Foreigners entitled to claim from RAF

Another legal blow for the Road Accident Fund. Picture: File

Another legal blow for the Road Accident Fund. Picture: File

Published Mar 28, 2024


In yet another legal blow for the Road Accident Fund, the Gauteng High Court, Pretoria struck down a directive issued by the fund that only those foreign nationals who can prove that they are legally in the country at the time of injury, can claim for compensation.

A full bench of three judges, led by Judge Norman Davis, set aside the directive to the extent that in respect of foreign claimants, it requires that proof of identity must be accompanied by documentary proof that the claimant was legally in South African at the time of the accident.

This includes that they are required to provide copies of their passports with an entry into the country stamp and proof of an approved visa, before they are allowed to lodge a claim.

Another requirement which was struck down, is that copies of the passports of foreign claimants may only be certified by the police before it would be accepted by the RAF.

Judge Davis said the court can find nothing in the text of the RAF Act, the context of the RAF scheme as a whole and the purpose of the Act which leads it to conclude that illegal foreigners should be excluded from claiming following a road accident.

Up to 2022 RAF compensation was available to any person injured in a road accident in South Africa, regardless of their immigration status.

In the application, brought by a group of foreign nationals who were injured in road accidents but were precluded from claiming due to the directives, argued that in terms of the law, the RAF has to provide compulsory cover to all users of South African roads, citizens and foreigners, against injuries sustained or death arising from accidents involving motor vehicles within the borders of South Africa.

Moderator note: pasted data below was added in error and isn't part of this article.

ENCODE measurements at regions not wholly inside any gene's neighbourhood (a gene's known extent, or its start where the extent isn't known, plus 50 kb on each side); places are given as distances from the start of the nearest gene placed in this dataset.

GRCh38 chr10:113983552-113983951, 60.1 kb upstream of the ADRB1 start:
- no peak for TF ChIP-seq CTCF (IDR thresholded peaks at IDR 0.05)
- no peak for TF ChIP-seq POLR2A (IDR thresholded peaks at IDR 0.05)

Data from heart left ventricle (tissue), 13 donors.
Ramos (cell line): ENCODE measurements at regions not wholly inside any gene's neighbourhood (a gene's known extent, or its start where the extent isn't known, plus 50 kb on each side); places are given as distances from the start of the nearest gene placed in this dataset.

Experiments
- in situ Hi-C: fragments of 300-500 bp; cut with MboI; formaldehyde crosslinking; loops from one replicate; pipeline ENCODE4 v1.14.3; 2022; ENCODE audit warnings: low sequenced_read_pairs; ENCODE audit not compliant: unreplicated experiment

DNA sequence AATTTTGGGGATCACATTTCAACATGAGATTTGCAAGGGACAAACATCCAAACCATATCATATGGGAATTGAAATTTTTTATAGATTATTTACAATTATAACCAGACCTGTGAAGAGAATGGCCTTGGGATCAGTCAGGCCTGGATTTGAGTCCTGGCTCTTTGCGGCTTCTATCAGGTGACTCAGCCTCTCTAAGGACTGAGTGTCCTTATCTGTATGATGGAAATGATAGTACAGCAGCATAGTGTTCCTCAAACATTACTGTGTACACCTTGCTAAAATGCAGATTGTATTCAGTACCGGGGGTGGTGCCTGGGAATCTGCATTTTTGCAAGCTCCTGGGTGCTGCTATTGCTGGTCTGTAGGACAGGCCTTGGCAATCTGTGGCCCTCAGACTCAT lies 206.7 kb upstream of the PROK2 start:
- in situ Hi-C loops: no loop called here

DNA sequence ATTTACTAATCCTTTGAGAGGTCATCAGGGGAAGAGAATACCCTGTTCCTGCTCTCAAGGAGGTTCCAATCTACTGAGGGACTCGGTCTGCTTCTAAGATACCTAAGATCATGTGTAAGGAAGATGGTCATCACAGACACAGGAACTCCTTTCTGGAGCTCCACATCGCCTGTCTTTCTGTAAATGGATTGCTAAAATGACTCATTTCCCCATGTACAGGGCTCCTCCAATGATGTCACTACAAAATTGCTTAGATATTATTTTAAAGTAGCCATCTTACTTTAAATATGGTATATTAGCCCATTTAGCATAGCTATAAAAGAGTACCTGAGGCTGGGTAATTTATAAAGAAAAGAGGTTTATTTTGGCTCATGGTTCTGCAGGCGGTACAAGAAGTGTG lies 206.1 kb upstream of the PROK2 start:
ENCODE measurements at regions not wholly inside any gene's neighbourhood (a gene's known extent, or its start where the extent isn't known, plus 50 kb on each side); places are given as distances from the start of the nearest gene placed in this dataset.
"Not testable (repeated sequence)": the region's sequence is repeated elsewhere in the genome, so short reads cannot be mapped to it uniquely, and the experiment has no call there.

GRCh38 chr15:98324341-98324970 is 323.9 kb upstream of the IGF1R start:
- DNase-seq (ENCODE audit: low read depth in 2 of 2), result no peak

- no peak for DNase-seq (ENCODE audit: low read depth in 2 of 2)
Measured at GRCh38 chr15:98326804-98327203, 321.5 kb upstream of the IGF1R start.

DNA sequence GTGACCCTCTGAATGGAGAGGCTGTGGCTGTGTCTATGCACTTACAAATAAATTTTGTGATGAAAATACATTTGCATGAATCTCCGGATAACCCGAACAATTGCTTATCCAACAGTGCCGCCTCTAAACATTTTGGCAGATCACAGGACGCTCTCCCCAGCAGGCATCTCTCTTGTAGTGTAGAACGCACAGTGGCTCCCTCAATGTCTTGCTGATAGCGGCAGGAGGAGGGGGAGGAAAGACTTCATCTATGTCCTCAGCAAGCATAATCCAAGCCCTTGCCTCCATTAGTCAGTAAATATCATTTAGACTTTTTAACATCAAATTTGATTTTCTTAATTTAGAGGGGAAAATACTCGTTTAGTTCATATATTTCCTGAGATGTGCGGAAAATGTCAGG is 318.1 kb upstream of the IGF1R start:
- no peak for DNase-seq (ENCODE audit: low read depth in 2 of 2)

They said that the client base of the RAF comprises not only the South African public, but all foreigners within the borders of the country.

However, in June 22, the RAF published a new directive, stating a claim by a foreigner would be rejected if the claimant couldn’t show documentary proof they were in South Africa legally.

In the opening to the judgment, Judge Davis noted that according to the Road Traffic Management Corporation, 12 436 people had died in 2022 when this application was lodged, and thousands more were injured in road accidents in South Africa.

“These accidents don't discriminate in respect of the victims thereof between race, gender, age or between illegal foreigners and citizens of this country,” the judge said.

The RAF maintained that the directive issued in 2022 was valid and its CEO, Collins Letsoalo, denied that it discriminated against any person. He said the directive and claim form was simply to ensure that illegal foreigners did not benefit from the RAF scheme, which was implemented for the benefit of South Africans and those legally in the country.

But Judge Davis said the court can find nothing in the Act which can be interpreted as to exclude foreign nationals from claiming.

“Neither the (transport) minister nor the RAF are in law permitted, either by way of a ‘policy decision’ or by way of a novel interpretation of the Act, to amend or limit the ambit of the Act. To do so would be beyond their powers,” Judge Davis said.

He concluded that the impugned decisions therefore fall foul of section 6(2)(a)(i) of the Promotion of Administrative Justice Act 3 of 2000 and they are to be reviewed and set aside to the extent necessary.

Pretoria News

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